Sherwood, Ore. (KATU) — A stay-at-home mom of two, Alicia Quinney doesn’t get out too much. So, it was a rare night back in late march when she and her boyfriend stepped out for two hours, leaving her kids in the care of a family friend to babysit.
When they got home, the babysitter was asleep on the couch and Alicia’s son Jacob was crying. “The next morning, it was 8:30 and that’s when he woke up and that’s when I saw Jacob. The first thing I saw was a black eye. First thing I saw,” said Alicia.
They rushed Jacob to the hospital, where he had several tests. They also filed a police report. Sherwood Police say they don’t believe the parents were responsible for the bruises, instead pointing the finger at the babysitter.
KATU is not naming the sitter, because he hasn’t been charged. That was back in march.
With no arrest, the parents turned to social media — detailing their ordeal. A day later, it’s been shared more than a 100,000 times.
While the Washington County District Attorney’s Office says a final decision on whether they can file charges has not been made, a spokesperson for Sherwood Police say they received information late last week that because of Oregon law, it would be difficult to prosecute.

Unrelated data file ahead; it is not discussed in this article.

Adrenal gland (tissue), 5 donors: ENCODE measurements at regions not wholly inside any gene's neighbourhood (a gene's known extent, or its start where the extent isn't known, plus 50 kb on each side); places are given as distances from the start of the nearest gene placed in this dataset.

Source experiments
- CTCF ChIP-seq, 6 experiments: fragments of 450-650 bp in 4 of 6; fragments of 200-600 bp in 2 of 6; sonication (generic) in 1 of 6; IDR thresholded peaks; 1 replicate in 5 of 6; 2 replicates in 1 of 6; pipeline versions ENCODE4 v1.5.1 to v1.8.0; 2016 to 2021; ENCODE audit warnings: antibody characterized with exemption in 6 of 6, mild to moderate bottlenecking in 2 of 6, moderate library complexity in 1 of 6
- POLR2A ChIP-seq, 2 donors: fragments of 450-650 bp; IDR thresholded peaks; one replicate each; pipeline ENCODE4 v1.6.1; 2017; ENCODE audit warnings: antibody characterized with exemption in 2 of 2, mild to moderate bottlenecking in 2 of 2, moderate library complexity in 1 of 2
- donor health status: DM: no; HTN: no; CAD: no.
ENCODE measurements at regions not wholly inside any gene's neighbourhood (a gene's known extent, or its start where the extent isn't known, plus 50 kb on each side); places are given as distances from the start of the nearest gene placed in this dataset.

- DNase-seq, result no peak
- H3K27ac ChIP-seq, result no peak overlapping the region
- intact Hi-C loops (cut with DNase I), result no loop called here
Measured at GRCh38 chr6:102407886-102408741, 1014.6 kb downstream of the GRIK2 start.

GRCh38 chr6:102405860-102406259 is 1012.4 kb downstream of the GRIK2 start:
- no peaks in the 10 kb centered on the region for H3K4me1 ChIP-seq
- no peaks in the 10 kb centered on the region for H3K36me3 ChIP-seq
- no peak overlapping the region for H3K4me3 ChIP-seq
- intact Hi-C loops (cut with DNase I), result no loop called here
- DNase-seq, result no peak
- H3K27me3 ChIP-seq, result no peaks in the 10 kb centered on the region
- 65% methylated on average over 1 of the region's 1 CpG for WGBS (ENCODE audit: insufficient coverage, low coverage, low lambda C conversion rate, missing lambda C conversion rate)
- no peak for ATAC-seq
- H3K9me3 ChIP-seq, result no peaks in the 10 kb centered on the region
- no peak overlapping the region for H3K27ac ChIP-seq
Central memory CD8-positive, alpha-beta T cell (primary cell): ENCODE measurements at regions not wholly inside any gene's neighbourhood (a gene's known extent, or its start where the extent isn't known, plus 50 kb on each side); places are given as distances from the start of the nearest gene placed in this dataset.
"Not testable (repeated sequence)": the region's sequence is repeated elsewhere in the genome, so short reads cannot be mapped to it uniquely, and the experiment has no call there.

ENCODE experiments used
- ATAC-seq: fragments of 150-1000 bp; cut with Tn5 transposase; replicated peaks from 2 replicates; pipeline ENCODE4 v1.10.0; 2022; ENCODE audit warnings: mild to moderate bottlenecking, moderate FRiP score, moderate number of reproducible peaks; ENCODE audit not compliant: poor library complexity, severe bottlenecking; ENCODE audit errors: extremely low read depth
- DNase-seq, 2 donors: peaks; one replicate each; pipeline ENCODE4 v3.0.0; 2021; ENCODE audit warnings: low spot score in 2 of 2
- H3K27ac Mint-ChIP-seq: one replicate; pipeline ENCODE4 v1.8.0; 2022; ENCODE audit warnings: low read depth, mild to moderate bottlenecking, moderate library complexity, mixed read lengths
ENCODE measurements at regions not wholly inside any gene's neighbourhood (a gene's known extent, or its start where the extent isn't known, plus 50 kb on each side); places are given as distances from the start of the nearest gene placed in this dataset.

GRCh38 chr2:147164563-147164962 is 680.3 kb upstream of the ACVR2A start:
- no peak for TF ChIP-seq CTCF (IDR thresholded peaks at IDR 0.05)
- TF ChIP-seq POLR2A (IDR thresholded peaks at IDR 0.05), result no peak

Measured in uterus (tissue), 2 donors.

They’re referring to the 2012 ruling by the Oregon Court of Appeals which makes it difficult to prove “substantial pain” in child abuse cases where the victim can’t speak.
Paul Mones is an Oregon attorney specializing in children’s rights. He’s not connected to the case but has seen issues with the court’s interpretation from the start. Mones said, “To really look at the issue of whether a person can verbalize the emotional pain or can verbalize ‘oh, I can’t move my arm’ is really against everything we know about modern understanding of child abuse and the effect on children.”
Alicia said, “His whole face. His arm, his back, bruises everywhere — he was screaming! He was crying! How does a baby communicate? They cry.”
In an email to KATU news, the Washington County D.A. said they’re continuing to evaluate how the ruling would affect their ability to prosecute the case.
Alicia said, “Like it’s not fair and I want my son to have justice and I want everybody else who is dealing with this to be able to come forward and be the voice for the people that need help.”